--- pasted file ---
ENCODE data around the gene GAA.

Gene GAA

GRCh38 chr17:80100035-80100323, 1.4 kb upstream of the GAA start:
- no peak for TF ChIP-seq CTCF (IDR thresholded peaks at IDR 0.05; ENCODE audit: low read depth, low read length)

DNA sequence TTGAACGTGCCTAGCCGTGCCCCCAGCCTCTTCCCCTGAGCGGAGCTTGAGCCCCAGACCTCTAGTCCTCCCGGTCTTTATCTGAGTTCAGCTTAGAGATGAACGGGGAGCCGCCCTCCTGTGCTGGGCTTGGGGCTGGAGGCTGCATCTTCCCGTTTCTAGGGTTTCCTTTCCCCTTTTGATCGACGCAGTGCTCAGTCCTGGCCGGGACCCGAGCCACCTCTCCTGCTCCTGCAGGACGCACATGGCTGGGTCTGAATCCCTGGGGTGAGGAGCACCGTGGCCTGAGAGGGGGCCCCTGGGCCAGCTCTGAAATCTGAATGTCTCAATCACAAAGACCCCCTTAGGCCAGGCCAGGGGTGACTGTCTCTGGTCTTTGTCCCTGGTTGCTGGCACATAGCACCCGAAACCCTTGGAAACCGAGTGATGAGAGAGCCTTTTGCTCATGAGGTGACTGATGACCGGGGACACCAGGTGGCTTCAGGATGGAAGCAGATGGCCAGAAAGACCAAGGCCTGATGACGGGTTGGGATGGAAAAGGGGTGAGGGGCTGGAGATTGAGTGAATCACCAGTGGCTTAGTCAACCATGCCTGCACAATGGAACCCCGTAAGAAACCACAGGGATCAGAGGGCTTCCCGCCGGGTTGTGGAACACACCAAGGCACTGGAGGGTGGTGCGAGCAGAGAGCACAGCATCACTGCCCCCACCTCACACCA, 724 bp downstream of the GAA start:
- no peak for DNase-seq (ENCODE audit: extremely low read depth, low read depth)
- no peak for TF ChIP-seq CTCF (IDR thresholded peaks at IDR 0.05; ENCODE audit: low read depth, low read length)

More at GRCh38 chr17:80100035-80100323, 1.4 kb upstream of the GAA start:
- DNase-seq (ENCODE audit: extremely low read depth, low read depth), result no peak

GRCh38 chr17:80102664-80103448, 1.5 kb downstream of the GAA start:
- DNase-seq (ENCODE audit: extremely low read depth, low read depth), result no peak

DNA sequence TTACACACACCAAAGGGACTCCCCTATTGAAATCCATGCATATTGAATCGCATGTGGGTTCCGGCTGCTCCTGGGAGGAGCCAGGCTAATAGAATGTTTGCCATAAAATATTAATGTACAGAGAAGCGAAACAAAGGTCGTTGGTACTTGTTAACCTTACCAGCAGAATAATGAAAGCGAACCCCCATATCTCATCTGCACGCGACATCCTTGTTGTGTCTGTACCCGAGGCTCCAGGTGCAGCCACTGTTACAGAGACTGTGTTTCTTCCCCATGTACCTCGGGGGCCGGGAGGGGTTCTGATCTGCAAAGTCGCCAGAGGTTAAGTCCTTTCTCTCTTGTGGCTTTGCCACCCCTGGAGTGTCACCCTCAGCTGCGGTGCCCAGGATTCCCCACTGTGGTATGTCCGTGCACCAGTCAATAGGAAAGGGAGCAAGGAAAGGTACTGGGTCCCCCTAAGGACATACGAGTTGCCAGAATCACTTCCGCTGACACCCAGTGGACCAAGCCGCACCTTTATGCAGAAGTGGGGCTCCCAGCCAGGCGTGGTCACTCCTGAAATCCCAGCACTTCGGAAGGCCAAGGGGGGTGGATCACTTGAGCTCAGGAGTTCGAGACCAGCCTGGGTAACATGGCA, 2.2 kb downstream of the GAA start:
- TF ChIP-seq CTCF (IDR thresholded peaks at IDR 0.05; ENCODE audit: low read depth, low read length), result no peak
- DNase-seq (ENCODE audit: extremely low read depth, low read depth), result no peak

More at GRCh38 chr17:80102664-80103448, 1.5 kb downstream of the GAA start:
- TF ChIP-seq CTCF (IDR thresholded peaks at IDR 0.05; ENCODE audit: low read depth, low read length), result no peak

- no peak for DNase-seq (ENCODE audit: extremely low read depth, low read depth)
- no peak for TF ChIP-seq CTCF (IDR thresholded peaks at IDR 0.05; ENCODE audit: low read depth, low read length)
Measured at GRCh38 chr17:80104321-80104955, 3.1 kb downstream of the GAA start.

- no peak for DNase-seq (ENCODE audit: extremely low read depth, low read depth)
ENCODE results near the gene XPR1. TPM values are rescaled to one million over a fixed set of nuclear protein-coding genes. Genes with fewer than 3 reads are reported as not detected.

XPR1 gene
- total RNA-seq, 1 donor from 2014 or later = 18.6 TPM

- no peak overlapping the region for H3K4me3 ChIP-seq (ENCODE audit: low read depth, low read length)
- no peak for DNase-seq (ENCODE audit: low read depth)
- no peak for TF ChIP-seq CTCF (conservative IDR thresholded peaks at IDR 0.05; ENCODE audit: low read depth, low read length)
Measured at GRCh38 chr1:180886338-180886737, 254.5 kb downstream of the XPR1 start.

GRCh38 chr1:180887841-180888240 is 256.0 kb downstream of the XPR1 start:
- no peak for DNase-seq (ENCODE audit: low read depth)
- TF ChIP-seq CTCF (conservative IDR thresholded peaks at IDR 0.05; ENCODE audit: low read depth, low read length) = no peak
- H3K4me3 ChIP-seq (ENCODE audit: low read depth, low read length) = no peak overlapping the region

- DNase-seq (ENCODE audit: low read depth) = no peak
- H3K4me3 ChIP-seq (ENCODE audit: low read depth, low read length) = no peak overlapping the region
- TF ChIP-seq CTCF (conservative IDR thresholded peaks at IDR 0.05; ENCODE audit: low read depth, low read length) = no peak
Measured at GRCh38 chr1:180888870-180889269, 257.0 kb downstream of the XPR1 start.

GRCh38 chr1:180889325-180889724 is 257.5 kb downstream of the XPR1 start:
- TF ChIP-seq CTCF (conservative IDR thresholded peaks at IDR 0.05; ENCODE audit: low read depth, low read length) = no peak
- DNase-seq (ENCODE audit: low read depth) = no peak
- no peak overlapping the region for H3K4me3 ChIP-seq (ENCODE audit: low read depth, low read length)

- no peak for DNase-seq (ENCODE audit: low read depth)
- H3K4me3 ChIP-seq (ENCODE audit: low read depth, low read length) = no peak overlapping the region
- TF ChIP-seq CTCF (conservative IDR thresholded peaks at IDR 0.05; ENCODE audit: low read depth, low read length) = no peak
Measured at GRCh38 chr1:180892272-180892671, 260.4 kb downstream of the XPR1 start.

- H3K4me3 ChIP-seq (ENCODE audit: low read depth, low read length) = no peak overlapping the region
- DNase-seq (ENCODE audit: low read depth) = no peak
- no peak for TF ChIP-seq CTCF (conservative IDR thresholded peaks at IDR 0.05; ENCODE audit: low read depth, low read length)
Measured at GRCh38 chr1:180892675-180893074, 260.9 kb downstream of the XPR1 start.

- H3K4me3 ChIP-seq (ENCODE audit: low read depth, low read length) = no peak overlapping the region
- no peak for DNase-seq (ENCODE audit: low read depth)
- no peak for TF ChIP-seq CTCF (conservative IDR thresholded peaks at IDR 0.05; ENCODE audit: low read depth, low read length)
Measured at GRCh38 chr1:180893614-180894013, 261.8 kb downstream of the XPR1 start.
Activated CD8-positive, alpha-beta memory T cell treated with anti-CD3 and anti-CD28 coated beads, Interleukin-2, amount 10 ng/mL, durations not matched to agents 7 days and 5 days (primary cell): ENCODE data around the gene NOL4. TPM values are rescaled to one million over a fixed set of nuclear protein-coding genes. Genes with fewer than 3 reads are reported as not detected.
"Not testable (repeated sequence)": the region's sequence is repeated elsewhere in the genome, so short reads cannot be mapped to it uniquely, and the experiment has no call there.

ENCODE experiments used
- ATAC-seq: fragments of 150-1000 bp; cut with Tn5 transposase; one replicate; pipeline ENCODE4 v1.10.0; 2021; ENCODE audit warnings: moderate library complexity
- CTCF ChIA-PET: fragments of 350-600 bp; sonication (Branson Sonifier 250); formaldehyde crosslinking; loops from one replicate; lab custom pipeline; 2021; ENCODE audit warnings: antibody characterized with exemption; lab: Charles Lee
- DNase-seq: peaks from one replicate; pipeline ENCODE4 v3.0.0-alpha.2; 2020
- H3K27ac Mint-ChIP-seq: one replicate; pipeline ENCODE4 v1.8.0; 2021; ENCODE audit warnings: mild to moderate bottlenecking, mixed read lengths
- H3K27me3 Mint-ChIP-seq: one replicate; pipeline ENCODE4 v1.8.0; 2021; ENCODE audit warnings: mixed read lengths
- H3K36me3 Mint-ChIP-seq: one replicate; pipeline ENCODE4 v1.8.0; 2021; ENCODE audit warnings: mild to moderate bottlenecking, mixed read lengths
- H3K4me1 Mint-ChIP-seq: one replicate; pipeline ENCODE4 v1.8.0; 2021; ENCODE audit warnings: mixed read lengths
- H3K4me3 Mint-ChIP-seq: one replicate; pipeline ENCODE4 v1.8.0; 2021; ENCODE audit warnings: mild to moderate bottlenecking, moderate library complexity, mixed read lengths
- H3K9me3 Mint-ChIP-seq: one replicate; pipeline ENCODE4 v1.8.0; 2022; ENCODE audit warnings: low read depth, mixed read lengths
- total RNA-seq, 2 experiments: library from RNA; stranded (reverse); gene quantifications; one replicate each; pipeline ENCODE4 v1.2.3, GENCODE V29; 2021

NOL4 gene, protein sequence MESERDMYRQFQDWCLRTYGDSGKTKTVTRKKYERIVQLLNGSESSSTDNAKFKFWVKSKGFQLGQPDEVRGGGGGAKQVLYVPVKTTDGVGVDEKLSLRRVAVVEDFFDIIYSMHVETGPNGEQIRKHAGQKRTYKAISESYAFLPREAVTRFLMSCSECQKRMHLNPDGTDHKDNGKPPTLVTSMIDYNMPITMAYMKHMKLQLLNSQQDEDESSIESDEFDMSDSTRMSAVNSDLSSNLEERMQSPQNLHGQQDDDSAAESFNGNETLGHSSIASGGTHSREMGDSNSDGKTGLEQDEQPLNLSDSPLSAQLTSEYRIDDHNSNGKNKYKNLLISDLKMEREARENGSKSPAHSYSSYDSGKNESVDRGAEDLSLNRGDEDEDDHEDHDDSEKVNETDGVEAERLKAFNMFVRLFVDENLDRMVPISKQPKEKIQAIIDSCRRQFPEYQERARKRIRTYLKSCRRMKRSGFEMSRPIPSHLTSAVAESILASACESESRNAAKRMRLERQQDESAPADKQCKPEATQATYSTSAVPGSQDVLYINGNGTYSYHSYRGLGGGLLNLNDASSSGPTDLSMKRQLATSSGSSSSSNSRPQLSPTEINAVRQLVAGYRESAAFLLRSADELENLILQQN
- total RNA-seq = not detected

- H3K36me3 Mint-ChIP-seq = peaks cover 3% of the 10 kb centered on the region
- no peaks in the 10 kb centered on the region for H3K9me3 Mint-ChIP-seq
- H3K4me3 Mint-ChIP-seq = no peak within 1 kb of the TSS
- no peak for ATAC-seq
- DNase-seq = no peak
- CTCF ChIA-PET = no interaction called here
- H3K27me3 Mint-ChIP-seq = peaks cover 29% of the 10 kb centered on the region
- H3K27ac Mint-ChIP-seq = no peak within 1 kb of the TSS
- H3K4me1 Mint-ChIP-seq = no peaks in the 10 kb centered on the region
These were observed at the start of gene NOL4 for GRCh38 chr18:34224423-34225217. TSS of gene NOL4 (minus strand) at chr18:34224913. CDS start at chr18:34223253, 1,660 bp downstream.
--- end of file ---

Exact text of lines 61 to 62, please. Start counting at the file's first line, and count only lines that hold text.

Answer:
- H3K4me1 Mint-ChIP-seq: one replicate; pipeline ENCODE4 v1.8.0; 2021; ENCODE audit warnings: mixed read lengths
- H3K4me3 Mint-ChIP-seq: one replicate; pipeline ENCODE4 v1.8.0; 2021; ENCODE audit warnings: mild to moderate bottlenecking, moderate library complexity, mixed read lengths